All of this may sound very scary but it is easy provided you keep your focus on the goal. And that goal is to put as much distance as possible between the door and yourself. Under any circumstance, do not turn or look back at the door. The unwritten rule of travelling in Mumbai locals is that the person faces the direction in which he wants to go. In case you turn around, people standing by the door will assume that you want to get off and will enthusiastically help you in getting down, whether that was your original plan or not.

So let’s assume that you get enough space to stand inside the compartment. Unless you are travelling after midnight or unless you are a former Youth Icon trying to mingle with the common man, you won’t immediately find a place to sit in the Mumbai local. But here are a few tips to improve your chances of getting near a seat. First, the ground rule. The number of people who can fit on a row of seat is flexible. Although the seats were built to comfortably seat three people, you can always fit in a few more. This secret is known to all people regularly travelling on local trains and a simple flick of the hand pointed in the general direction of the seat can magically create space where there was none before.

Here’s a bonus tip for you. In case you have already bagged a seat and another commuter asks you to make some space. In such instances, you do not have to actually move. Just pretend to slide to one side but instead just wiggle your butt in place a couple of times. This technique always works. You sacrifice nothing but a few inches, and the other person will happily fit in whatever space you make for him.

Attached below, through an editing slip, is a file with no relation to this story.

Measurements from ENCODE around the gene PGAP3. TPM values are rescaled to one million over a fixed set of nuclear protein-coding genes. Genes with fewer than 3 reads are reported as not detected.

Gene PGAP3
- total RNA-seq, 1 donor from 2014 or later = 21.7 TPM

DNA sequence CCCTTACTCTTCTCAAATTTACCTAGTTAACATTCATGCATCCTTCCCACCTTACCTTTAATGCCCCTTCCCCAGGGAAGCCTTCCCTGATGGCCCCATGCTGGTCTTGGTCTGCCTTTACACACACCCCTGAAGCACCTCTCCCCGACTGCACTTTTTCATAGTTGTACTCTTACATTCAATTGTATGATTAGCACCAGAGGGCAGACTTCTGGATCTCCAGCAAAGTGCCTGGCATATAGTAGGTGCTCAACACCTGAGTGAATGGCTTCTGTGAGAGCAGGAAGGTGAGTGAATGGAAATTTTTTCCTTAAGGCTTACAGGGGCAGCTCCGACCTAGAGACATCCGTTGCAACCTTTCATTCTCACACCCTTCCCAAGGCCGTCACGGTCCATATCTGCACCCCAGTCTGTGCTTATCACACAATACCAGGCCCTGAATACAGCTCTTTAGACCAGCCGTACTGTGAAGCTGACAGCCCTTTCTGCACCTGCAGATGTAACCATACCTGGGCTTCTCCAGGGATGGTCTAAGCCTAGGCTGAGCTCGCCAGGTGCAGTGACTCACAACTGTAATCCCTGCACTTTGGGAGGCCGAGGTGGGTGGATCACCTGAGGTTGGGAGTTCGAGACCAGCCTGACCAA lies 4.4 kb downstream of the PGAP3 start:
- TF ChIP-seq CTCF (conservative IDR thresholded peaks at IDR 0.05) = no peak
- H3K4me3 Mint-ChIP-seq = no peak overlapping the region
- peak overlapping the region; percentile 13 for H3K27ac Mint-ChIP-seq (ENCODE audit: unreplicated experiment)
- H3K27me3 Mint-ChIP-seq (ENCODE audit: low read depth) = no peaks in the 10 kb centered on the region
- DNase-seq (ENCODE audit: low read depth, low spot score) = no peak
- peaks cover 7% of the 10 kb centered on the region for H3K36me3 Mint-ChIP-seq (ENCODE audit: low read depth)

If there are already four or more people sitting in a row, you will not immediately get a seat. But you can improve your chances of getting a seat the next time someone gets up. There are two ways of doing this. One is by standing in the centre aisle, facing either side. This will make you the de facto bouncer for that block of seats. The only thing missing is the red velvet rope separating the haves from the have-nots. Any person wanting to enter or leave that block will have to take your permission before moving in or out. As soon as someone gets up, you can slide in between the rows and occupy that seat. The second way to maximise your chances of getting a seat is to position yourself between the rows of seats itself facing either row. So as one half of the people stare at your crotch, the other half face your butt. If the thought of staring at your butt for the next half-hour doesn’t cause one of the passengers to get up, the sudden smell of mooli paratha in the air will definitely claim a few victims.

The fastest gun in the west